Dear Christopher Cat
Friends’ cats have feline leukemia (FeLV) and feline immunodeficiency virus (FIV). If I pet them, can I take the viruses home and infect my own cats? How common are these viruses?
After Mom handles FeLV- and FIV-positive cats at work, she washes her hands. She hasn’t brought the viruses home to us, and if you follow her lead, your cats will be safe, too.
A study of more than 18,000 American cats found that 2.3 percent were positive for FeLV, and 2.5 percent were positive for FIV.
More cats from veterinary clinics tested positive (2.9 percent FeLV, 3.1 percent FIV) than cats from shelters (1.5 percent FeLV, 1.7 percent FIV).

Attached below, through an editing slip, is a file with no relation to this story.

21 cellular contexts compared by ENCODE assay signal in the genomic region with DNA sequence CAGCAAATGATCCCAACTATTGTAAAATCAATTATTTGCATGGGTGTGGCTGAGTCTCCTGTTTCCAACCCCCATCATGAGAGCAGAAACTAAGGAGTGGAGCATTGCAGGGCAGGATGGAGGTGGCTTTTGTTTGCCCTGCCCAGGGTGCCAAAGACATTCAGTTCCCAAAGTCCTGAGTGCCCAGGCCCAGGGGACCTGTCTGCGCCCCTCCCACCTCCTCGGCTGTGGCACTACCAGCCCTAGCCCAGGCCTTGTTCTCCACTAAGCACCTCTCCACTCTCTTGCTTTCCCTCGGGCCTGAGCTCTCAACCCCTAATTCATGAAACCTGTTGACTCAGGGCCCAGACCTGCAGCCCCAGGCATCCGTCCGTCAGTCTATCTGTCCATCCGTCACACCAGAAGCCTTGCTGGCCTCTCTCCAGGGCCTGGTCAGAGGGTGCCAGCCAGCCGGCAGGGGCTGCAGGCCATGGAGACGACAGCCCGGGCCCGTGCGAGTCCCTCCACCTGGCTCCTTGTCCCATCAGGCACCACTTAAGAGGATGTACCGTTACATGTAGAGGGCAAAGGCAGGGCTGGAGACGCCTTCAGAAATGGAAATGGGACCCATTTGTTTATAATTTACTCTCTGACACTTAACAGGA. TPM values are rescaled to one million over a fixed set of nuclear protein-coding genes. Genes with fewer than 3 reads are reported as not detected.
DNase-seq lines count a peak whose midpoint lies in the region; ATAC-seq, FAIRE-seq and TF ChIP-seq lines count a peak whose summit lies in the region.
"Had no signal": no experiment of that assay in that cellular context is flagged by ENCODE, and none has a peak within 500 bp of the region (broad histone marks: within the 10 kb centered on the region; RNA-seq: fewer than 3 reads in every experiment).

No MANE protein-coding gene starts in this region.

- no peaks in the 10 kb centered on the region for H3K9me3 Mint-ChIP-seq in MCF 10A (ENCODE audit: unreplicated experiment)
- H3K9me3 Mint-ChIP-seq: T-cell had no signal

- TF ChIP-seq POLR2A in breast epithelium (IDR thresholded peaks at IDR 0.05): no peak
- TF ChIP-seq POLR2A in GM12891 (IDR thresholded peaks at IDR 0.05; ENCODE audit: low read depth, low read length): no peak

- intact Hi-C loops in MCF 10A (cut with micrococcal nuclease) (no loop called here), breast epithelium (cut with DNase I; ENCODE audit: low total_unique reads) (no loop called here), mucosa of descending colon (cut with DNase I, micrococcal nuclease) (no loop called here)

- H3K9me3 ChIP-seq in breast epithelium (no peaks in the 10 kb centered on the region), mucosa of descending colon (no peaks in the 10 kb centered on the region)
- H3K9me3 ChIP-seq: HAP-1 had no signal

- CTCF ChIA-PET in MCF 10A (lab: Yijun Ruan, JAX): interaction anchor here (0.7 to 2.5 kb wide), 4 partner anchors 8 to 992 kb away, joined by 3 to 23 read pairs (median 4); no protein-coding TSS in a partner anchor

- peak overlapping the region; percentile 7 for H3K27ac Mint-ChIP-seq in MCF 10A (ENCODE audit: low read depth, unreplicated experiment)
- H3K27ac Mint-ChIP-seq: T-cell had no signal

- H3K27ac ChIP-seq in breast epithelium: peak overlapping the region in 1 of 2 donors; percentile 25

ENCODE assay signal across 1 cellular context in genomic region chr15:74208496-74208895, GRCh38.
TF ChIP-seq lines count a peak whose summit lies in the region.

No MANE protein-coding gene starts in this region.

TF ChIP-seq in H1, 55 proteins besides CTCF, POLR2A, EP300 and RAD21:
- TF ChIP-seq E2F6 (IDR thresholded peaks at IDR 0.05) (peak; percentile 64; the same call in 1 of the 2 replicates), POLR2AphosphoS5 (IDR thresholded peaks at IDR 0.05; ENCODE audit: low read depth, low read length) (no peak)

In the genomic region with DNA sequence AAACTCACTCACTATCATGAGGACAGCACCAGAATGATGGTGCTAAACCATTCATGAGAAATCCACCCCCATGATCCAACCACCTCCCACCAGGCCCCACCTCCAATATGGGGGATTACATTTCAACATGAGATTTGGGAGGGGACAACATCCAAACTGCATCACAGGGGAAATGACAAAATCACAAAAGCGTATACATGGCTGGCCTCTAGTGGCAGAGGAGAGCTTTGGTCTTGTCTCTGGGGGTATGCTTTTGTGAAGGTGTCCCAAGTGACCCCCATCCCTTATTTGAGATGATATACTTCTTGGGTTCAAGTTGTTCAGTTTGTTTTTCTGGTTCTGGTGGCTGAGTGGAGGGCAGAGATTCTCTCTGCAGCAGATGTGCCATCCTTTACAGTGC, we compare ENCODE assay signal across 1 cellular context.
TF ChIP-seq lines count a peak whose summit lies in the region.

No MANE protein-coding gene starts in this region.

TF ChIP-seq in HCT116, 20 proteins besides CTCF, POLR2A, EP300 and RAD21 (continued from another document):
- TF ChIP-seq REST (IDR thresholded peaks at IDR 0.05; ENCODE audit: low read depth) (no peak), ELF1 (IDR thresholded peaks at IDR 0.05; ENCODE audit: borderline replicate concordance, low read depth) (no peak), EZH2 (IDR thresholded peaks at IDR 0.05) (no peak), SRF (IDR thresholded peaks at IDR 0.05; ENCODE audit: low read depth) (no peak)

As you might expect, sick cats tested positive (6.3 percent FeLV, 6.1 percent FIV) more often than apparently healthy cats (1.6 percent FeLV, 1.8 percent FIV).
Prevalence was higher in mature cats (3.3 percent FeLV, 4.1 percent FIV) than in youngsters (1.4 percent FeLV, 1.0 percent FIV).
Males tested positive (2.7 percent FeLV, 3.6 percent FIV) more frequently than females (1.9 percent FeLV, 1.4 percent FIV).
Not surprisingly, pet cats that ventured outdoors were more likely to test positive (3.6 percent FeLV, 4.3 percent FIV) than indoor-only cats (1.5 percent FeLV, 0.9 percent FIV).
To protect your cats, keep them indoors.